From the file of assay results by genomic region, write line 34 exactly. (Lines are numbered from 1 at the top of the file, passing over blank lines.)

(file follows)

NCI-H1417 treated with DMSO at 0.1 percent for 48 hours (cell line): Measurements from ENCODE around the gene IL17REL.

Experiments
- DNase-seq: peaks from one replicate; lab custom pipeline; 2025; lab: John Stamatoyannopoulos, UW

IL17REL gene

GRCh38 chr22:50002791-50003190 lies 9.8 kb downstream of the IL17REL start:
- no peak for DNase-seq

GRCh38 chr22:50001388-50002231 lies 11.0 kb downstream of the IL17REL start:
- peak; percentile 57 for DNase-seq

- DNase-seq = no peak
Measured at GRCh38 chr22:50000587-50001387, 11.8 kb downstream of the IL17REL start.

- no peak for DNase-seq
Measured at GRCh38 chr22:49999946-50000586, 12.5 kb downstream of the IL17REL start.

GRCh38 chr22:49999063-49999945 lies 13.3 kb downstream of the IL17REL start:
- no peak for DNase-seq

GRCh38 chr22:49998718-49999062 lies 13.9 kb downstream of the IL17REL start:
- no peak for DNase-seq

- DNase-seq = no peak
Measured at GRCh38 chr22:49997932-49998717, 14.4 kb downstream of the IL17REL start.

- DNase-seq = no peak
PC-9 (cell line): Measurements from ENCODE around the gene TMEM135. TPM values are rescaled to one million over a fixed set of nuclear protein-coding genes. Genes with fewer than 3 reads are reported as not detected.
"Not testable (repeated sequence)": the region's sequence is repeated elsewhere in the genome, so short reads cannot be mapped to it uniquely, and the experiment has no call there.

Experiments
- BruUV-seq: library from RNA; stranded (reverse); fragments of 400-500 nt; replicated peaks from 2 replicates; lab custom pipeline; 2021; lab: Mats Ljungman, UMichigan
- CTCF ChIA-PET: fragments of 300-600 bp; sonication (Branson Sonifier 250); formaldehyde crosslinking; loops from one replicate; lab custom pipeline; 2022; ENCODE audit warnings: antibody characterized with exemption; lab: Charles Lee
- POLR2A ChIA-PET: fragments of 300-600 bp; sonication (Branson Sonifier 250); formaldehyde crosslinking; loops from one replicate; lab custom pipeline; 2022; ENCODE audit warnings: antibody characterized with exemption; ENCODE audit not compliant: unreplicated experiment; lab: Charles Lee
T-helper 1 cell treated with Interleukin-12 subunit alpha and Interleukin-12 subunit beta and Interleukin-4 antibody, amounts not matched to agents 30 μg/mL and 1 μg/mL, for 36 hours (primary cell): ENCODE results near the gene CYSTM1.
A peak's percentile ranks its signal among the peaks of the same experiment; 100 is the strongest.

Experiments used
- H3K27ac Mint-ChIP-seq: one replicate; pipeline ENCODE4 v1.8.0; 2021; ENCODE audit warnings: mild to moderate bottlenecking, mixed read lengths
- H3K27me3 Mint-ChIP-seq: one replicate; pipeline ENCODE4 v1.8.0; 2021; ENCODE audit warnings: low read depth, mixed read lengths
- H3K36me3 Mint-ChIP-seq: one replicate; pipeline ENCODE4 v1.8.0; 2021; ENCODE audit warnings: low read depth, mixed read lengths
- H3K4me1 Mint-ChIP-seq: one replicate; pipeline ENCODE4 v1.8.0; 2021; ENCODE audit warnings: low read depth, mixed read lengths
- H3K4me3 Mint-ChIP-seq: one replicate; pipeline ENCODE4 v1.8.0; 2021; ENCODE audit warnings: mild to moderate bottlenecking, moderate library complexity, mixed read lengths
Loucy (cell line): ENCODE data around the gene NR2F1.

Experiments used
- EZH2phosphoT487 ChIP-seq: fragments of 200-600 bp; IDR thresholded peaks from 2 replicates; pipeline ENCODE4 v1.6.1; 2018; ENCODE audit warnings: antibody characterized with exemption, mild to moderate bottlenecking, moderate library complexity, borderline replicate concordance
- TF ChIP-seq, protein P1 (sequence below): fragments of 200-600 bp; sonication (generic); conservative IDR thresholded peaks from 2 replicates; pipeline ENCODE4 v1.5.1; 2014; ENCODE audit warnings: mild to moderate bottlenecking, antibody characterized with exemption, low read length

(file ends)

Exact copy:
Loucy (cell line): ENCODE data around the gene NR2F1.